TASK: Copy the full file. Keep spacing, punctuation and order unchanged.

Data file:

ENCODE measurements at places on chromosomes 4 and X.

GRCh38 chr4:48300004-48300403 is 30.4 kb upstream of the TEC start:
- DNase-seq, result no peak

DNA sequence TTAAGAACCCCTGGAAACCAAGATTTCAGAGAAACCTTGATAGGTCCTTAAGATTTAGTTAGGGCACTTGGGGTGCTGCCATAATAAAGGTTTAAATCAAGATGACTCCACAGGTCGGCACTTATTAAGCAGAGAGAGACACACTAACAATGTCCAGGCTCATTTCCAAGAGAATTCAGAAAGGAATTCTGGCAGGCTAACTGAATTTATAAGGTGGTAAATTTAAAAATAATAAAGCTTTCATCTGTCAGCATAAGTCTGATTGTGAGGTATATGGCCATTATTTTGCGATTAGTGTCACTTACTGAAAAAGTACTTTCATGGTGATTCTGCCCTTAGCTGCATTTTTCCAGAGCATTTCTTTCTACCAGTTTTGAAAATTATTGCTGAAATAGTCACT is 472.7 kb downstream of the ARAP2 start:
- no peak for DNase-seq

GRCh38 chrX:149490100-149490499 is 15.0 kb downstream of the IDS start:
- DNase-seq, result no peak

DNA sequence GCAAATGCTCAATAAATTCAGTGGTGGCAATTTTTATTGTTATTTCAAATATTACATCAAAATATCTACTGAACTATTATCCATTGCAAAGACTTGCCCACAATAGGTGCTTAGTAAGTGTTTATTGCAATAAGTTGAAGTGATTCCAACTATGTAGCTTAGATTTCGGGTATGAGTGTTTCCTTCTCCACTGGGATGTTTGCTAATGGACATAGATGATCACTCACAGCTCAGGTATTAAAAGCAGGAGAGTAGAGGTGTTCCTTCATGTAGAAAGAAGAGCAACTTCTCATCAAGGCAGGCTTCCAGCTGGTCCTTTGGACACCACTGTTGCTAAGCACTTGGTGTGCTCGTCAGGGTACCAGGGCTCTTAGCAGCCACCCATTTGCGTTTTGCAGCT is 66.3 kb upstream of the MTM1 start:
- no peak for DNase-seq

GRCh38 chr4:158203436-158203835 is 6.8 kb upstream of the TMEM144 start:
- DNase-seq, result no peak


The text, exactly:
ENCODE measurements at places on chromosomes 4 and X.

GRCh38 chr4:48300004-48300403 is 30.4 kb upstream of the TEC start:
- DNase-seq, result no peak

DNA sequence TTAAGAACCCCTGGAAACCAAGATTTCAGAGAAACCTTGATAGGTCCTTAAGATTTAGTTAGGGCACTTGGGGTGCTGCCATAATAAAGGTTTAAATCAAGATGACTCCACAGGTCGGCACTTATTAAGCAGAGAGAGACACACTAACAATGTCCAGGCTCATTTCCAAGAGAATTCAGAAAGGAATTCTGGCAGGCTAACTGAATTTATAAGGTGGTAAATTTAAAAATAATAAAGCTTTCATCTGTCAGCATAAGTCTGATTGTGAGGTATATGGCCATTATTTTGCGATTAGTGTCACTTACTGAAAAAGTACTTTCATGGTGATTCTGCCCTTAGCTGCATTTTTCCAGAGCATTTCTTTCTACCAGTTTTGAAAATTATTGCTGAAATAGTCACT is 472.7 kb downstream of the ARAP2 start:
- no peak for DNase-seq

GRCh38 chrX:149490100-149490499 is 15.0 kb downstream of the IDS start:
- DNase-seq, result no peak

DNA sequence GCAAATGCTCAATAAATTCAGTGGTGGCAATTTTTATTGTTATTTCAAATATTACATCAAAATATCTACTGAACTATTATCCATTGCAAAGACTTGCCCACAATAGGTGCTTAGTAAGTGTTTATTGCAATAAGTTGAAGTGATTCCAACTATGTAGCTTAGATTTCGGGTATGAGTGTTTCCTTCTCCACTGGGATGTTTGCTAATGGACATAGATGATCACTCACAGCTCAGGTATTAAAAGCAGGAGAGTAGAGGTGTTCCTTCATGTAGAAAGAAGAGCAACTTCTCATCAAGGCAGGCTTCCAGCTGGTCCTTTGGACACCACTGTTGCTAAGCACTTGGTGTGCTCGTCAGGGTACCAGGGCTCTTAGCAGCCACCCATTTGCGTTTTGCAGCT is 66.3 kb upstream of the MTM1 start:
- no peak for DNase-seq

GRCh38 chr4:158203436-158203835 is 6.8 kb upstream of the TMEM144 start:
- DNase-seq, result no peak